A spirited argument that challenges what the author sees as the hypocrisies of contemporary American Christian faith.

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For Goodness' Sake

PRINCIPLES OF AN ECOTHEOLOGY

Cuttino introduces a new, ecologically conscious Christianity in this theological work.

Both the planet and Christianity are in a precarious state in the 21st century, according to the author: nature is in flux due to human-generated climate change and unsustainable resource-gathering practices, and he says that fundamentalist American Christians are, by and large, failing to address them. In the face of scientific and economic progressivism, many Christian churches, he says, have fallen into reactionary stances that defy logic and the teachings of their religion. Cuttino laments the rise of this conservative, human-centered Christianity and calls for a return to what he believes is an older one: a comprehensive “ecotheology,” centered on the primacy of the system (societal and ecological) over the primacy of the individual. The brief volume offers comprehensive coverage of Cuttino’s targets, from problematic trends in contemporary Christianity, to the limits of capitalism (“Capitalism is not an unqualified Good”), to the parameters of good and evil (“Is America good?”), including textual support from the Bible. He also provides a basic outline for implementing ecotheology in the real world, and its implications for institutions as varied as higher education, the media, and charities. Cuttino’s points are well-argued, although readers’ faith will likely determine how compelling they find them. The author seems to have aimed this book mainly at a nonbelieving readership, so it’s not nearly as devout as one might expect—it gives ecology much greater weight than theology. This could perhaps limit its effect: Christian readers may not see enough of Christ in its pages, while secular readers will likely already agree with many of Cuttino’s assertions, but have no interest in his religious beliefs. The author is at his most convincing when he’s unmasking the inherent failures of our institutions. However, readers may be less engrossed when he begins to offer his own alternatives. Even so, his points are solid, his concern is real, and the world he imagines sounds, in many ways, preferable to our current one.

A spirited argument that challenges what the author sees as the hypocrisies of contemporary American Christian faith. 

Pub Date: April 2, 2015

ISBN: 978-1-4834-1837-7

Page Count: 224

Publisher: Lulu

Review Posted Online: Aug. 13, 2015

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Stricter than, say, Bergen Evans or W3 ("disinterested" means impartial — period), Strunk is in the last analysis...

THE ELEMENTS OF STYLE

50TH ANNIVERSARY EDITION

Privately published by Strunk of Cornell in 1918 and revised by his student E. B. White in 1959, that "little book" is back again with more White updatings.

Stricter than, say, Bergen Evans or W3 ("disinterested" means impartial — period), Strunk is in the last analysis (whoops — "A bankrupt expression") a unique guide (which means "without like or equal").

Pub Date: May 15, 1972

ISBN: 0205632645

Page Count: 105

Publisher: Macmillan

Review Posted Online: Oct. 28, 2011

Kirkus Reviews Issue: May 1, 1972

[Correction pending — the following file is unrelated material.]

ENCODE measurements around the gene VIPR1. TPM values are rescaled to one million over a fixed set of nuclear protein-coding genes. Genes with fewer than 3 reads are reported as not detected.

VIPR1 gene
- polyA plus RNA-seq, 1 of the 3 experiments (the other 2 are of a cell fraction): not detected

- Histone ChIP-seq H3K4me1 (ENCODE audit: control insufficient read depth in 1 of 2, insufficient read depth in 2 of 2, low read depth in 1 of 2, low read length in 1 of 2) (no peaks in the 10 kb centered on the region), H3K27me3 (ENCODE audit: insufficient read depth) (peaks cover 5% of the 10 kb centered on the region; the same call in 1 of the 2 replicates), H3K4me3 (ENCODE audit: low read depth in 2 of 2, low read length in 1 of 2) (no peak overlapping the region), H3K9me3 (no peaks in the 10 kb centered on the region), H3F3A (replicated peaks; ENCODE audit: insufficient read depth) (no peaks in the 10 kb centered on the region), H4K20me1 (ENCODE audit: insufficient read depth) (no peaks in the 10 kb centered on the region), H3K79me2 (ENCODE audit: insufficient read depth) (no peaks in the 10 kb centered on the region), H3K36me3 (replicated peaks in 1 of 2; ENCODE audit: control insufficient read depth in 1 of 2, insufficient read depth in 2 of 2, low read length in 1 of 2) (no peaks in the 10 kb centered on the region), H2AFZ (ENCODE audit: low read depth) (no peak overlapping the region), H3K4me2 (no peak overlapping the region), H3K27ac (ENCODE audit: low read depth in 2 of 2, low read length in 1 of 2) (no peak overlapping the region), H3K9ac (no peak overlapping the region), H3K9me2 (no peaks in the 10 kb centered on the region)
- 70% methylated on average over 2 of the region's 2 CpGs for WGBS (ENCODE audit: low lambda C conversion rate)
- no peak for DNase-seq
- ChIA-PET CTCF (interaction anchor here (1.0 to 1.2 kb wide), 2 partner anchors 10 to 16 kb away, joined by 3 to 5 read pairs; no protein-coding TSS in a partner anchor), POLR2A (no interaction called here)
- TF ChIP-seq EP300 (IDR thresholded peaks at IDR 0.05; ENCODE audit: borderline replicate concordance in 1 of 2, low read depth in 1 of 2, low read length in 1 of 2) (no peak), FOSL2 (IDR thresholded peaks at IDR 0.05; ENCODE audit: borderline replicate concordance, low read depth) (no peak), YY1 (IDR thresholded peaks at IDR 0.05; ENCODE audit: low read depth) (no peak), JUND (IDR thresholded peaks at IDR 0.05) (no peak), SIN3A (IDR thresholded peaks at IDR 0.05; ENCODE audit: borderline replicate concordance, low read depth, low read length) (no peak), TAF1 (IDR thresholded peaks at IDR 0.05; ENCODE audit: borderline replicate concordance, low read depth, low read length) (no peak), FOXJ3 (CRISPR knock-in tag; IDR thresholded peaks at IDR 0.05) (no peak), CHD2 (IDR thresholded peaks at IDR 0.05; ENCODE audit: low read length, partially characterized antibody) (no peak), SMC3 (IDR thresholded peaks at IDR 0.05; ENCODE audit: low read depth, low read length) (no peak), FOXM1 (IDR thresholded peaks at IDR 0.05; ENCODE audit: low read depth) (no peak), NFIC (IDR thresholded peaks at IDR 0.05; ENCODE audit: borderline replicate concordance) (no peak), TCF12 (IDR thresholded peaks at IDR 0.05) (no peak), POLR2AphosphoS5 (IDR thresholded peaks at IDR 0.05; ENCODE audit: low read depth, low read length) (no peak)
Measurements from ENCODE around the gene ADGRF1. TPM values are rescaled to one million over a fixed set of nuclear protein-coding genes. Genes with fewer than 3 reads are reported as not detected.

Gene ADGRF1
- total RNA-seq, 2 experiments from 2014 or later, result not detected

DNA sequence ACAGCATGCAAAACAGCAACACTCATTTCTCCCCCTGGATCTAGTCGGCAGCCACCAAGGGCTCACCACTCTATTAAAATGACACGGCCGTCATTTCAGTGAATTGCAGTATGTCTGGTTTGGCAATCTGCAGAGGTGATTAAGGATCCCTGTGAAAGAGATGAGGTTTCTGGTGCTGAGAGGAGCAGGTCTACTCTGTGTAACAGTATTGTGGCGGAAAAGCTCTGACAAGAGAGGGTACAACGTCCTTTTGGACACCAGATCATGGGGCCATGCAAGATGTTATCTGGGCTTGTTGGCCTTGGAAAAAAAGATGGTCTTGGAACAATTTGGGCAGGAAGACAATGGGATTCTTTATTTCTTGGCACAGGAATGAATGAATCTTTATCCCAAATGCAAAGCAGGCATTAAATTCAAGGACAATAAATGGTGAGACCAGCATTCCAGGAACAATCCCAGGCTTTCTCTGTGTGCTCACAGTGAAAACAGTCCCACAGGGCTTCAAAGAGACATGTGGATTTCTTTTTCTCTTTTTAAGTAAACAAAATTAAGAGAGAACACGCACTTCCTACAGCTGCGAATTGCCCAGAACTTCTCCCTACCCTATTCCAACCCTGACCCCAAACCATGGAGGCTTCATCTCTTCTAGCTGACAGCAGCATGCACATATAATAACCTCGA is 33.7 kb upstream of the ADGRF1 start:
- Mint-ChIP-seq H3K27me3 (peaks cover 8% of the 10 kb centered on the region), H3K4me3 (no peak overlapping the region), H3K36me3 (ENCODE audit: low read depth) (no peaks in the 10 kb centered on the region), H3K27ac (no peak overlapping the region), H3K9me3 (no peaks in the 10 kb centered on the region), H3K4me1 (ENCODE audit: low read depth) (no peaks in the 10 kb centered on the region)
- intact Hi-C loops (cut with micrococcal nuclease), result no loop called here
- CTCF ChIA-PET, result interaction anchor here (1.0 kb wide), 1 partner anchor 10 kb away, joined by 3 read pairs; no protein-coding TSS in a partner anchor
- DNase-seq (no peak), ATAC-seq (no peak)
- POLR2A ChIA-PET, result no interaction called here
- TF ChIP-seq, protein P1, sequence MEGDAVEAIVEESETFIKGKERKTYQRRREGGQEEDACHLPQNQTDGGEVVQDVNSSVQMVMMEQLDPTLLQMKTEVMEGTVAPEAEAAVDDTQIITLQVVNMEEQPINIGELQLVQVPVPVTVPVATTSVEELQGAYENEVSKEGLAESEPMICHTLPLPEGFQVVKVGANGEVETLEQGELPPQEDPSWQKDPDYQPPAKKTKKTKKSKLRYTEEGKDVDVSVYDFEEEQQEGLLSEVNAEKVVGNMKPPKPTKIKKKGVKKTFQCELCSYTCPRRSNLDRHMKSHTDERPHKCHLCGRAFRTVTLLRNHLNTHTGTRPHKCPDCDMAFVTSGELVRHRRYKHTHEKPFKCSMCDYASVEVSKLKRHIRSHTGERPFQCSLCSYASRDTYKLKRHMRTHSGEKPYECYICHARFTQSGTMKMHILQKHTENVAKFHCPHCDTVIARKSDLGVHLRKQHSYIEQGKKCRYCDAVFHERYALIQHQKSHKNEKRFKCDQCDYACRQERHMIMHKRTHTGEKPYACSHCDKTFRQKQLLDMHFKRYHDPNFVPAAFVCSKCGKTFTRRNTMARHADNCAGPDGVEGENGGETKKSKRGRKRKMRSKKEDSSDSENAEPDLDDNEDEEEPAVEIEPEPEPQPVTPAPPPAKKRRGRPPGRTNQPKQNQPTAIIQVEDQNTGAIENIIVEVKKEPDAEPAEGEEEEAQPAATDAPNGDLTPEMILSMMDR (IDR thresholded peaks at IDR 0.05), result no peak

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Analyzing his craft, a careful craftsman urges with Thoreauvian conviction that writers should simplify, simplify, simplify.

SEVERAL SHORT SENTENCES ABOUT WRITING

New York Times columnist and editorial board member delivers a slim book for aspiring writers, offering saws and sense, wisdom and waggery, biases and biting sarcasm.

Klinkenborg (Timothy; or, Notes of an Abject Reptile, 2006), who’s taught for decades, endeavors to keep things simple in his prose, and he urges other writers to do the same. (Note: He despises abuses of the word as, as he continually reminds readers.) In the early sections, the author ignores traditional paragraphing so that the text resembles a long free-verse poem. He urges readers to use short, clear sentences and to make sure each one is healthy before moving on; notes that it’s acceptable to start sentences with and and but; sees benefits in diagramming sentences; stresses that all writing is revision; periodically blasts the formulaic writing that many (most?) students learn in school; argues that knowing where you’re headed before you begin might be good for a vacation, but not for a piece of writing; and believes that writers must trust readers more, and trust themselves. Most of Klinkenborg’s advice is neither radical nor especially profound (“Turn to the poets. / Learn from them”), and the text suffers from a corrosive fallacy: that if his strategies work for him they will work for all. The final fifth of the text includes some passages from writers he admires (McPhee, Oates, Cheever) and some of his students’ awkward sentences, which he treats analytically but sometimes with a surprising sarcasm that veers near meanness. He includes examples of students’ dangling modifiers, malapropisms, errors of pronoun agreement, wordiness and other mistakes.

Analyzing his craft, a careful craftsman urges with Thoreauvian conviction that writers should simplify, simplify, simplify.

Pub Date: Aug. 7, 2012

ISBN: 978-0-307-26634-7

Page Count: 224

Publisher: Knopf

Review Posted Online: May 14, 2012

Kirkus Reviews Issue: June 15, 2012

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